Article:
What do men want from a kitchen?
Wednesday, 28th May 2014, Jane Gibson
A full 14 percent more men cook now than they did in 1965, according to a study cited by Esquire. The rise could be put down to the modern man's newfound cultural interest in cooking, an increase in innovative gadgetry for the kitchen or simply as a backlash to the amount of ready-meal/processed foods on the market. Regardless, an increasing number of males are spending time in the kitchen and if home is where the heart is, pulses start racing when men are cooking, baking and grilling.
As a result, more men expect to have a say on the design and specification of their kitchens. Furthermore a kitchen's design is becoming a priority not just for bachelors but for couples who will share kitchen duties.
Noting kitchen essentials
An increasing number of men view their time in the kitchen as a "project". Whether they are slow cooking pork for ten-hours or creating a calorific concoction of meats and cheeses, men need a kitchen that can survive the wear and tear of long-term cooking. Consequently, they need to think about layouts, applications and worktops that remain durable and can withstand the rigours of cooking. For instance, granite is a heat-resistant stone so may be useful for worktops that will handle hot pots and pans.
Another popular structure in modern kitchens is the 'island'. Used for storage, cooking and as a potential dining area, this additional kitchen counter-top can be used as an overflow surface for meals that require more than just a single pan to cook. It can also hold an additional sink; useful if one person is cooking and the other wishes to wash up at the same time.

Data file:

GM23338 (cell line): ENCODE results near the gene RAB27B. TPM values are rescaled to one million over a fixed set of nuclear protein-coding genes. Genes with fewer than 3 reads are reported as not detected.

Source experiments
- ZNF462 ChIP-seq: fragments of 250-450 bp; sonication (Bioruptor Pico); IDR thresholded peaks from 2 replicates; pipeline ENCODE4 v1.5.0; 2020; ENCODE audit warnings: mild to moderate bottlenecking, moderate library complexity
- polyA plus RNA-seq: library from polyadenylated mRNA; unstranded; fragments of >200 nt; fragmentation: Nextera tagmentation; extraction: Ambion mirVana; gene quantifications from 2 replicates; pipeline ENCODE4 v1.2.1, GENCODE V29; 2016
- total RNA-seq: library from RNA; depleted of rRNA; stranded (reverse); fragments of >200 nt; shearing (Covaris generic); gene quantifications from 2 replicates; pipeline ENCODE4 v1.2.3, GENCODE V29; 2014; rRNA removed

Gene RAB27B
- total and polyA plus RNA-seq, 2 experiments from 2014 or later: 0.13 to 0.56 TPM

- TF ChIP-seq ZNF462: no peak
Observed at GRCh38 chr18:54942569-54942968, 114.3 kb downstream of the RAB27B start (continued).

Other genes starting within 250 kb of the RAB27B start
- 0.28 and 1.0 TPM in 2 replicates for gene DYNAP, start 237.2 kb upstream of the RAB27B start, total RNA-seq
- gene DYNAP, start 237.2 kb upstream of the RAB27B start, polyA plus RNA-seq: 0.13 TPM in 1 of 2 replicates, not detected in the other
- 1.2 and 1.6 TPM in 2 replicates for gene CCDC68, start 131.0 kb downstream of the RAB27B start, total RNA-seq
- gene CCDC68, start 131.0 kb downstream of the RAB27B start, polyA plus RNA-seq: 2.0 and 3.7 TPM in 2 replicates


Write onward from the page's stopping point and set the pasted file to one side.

Naturally there is crossover when it comes to kitchen gadgetry and appliances. Popcorn makers, stainless steel knife blocks, waffle presses, George Foreman grills, toaster ovens...there is no end to the number of innovative appliances that men love to use in the kitchen. Of course, there needs to be room to hold all of these gadgets in the kitchen so men are sagacious enough to opt for larger, 'open' kitchens to accommodate their need for useful (and sometimes completely worthless) gadgetry.
Generation X - men and women born between the years 1961 and 1981 - are much more conscious about their kitchens and cooking than their parents ever were.
"Men have fun in the kitchen," claims Jon Miller, author of a study about food cited by Time magazine. "I was surprised by how often they shop and cook. If men just happened to wander in the kitchen and making something, that makes more sense, but when you buy into the whole process, then you're into it. Clearly they are into it."
Dual roles in the kitchen is now commonplace and, as a result, men want their kitchen to look as pristine and practical as possible. This includes choosing everything from the colour, layout and appliances down to the type of stone that will be used for their worktop.